Even the Greens are starting to reconsider nuclear energy, and there is more Thorium (with, I read, less weapons potential) than Uranium.

Thanks for considering this layman's question!

Re:Never enough beamtime ?new power source? (0)

Anonymous Coward | more than 6 years ago | (#21679025)

I doubt plasma wakefield accelerators will help the Energy Amplifier much. The EA needs a huge proton flux, a truly industrial-strength power. The point is that such a process is efficient only on a large scale.

cool! (1)

apodyopsis (1048476) | more than 6 years ago | (#21674835)

way cool! I know what I'm doing in my shed this Christmas!

and if my neighbors complain? well, I've have* a very powerful laser....

*(well maybe not, at £1-2m thats a little out of my fripperies budget, back to building the war robot then. shucks)

Meh... (2, Funny)

6Yankee (597075) | more than 6 years ago | (#21674969)

...I've got a real one [srs.ac.uk] in the next building! :)

Re:Meh... (1)

dances with elks (863490) | more than 6 years ago | (#21675453)

not for much longer though :(

and there will be a 1-3 year after the SRS is shut but before diamond is completely active with no soft x-ray beamlines in the UK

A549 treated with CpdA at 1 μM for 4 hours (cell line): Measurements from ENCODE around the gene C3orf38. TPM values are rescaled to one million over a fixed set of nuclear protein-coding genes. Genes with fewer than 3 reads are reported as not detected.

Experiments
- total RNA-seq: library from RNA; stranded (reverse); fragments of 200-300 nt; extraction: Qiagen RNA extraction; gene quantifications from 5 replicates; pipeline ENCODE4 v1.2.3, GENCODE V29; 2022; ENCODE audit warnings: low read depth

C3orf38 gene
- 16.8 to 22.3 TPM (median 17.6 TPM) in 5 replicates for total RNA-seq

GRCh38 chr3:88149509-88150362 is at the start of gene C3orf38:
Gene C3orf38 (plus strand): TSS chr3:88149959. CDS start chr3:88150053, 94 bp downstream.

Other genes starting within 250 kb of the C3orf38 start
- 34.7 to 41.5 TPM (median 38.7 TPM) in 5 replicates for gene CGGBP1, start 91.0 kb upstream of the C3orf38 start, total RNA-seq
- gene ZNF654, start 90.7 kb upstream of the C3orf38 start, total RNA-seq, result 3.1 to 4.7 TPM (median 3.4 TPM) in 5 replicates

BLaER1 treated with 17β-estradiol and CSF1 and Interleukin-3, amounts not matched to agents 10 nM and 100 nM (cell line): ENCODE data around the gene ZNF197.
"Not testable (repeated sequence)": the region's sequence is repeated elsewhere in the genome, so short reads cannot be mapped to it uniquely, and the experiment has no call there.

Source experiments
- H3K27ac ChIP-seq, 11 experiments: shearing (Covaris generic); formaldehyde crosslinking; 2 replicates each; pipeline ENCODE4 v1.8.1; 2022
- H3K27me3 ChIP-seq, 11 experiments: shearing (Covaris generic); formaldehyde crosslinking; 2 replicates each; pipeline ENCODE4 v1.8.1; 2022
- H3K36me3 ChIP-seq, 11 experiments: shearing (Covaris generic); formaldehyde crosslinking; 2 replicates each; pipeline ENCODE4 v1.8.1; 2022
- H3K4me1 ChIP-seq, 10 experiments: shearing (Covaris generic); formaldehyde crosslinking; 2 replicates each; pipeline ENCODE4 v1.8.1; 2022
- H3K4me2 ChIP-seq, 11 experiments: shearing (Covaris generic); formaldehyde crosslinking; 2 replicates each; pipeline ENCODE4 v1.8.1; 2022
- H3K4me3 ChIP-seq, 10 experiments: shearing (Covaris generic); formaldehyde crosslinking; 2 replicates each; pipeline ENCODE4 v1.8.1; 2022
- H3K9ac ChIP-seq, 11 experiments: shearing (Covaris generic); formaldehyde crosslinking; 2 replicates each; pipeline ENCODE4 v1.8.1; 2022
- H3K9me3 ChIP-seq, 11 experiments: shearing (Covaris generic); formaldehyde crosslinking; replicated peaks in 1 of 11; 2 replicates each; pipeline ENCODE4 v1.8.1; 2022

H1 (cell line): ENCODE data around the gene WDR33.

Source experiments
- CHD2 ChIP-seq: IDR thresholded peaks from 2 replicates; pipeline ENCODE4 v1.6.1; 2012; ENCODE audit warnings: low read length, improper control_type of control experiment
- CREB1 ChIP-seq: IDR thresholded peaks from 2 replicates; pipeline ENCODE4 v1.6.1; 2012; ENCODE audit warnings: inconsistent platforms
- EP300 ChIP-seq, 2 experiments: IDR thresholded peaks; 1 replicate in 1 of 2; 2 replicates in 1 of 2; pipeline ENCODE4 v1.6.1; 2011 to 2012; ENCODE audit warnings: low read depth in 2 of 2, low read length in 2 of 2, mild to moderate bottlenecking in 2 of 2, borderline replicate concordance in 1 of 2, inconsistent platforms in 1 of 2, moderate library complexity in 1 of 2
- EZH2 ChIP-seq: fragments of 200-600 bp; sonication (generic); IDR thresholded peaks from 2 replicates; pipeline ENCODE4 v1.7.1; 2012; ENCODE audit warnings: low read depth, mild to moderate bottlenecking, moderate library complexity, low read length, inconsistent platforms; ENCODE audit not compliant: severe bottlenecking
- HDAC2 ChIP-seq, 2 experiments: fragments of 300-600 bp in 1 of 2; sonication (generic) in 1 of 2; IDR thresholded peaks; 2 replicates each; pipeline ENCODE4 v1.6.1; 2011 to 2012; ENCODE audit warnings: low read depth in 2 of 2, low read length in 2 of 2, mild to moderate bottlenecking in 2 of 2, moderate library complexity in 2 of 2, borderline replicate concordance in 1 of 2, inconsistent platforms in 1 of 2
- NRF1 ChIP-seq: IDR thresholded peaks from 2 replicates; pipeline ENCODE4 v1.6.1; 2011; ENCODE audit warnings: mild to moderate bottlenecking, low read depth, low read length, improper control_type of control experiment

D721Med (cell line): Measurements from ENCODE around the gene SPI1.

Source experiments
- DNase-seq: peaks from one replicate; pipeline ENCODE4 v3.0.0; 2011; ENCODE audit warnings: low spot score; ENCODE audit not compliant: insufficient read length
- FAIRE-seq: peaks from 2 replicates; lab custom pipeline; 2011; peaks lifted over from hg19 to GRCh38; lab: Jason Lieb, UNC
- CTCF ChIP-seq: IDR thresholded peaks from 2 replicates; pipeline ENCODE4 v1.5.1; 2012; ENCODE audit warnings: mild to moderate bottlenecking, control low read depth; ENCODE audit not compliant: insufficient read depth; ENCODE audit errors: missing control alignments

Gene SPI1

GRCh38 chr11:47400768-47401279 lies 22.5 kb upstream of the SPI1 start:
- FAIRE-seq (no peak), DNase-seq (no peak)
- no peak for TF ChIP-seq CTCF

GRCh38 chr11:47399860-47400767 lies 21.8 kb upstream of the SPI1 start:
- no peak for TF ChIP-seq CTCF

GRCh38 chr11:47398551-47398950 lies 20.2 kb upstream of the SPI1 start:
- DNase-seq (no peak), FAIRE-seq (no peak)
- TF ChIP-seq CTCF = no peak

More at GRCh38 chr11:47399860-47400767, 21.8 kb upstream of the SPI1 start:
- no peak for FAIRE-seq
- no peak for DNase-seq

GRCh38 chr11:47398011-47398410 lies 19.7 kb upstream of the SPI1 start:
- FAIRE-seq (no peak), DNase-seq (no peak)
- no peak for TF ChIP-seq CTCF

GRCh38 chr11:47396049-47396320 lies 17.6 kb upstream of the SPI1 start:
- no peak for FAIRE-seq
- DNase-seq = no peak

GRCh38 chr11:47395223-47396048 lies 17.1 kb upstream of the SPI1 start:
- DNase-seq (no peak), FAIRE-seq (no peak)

I've spent many an unhappy week at that damn place, I miss the Ring o' Bell though

Re:Meh... (0)

Anonymous Coward | more than 6 years ago | (#21675623)

No offence, but the SRS was/is a big pile of poo. Weak beam, abysmal accommodation and don't even start on the canteen. I've not got much hope that Diamond will be any better in the accommodation and canteen front and it's built in a bloody stupid place, at least the beam may be good. ESRF is the place to go, 2hr flight, good food and you can even go for a cycle round the ring (most of the way at least) at 4am when you are bored.

As much as I disliked Daresbury though I did love the Ring o' Bells. Great place when the beam died.

Re:Meh... (1)

6Yankee (597075) | more than 6 years ago | (#21675945)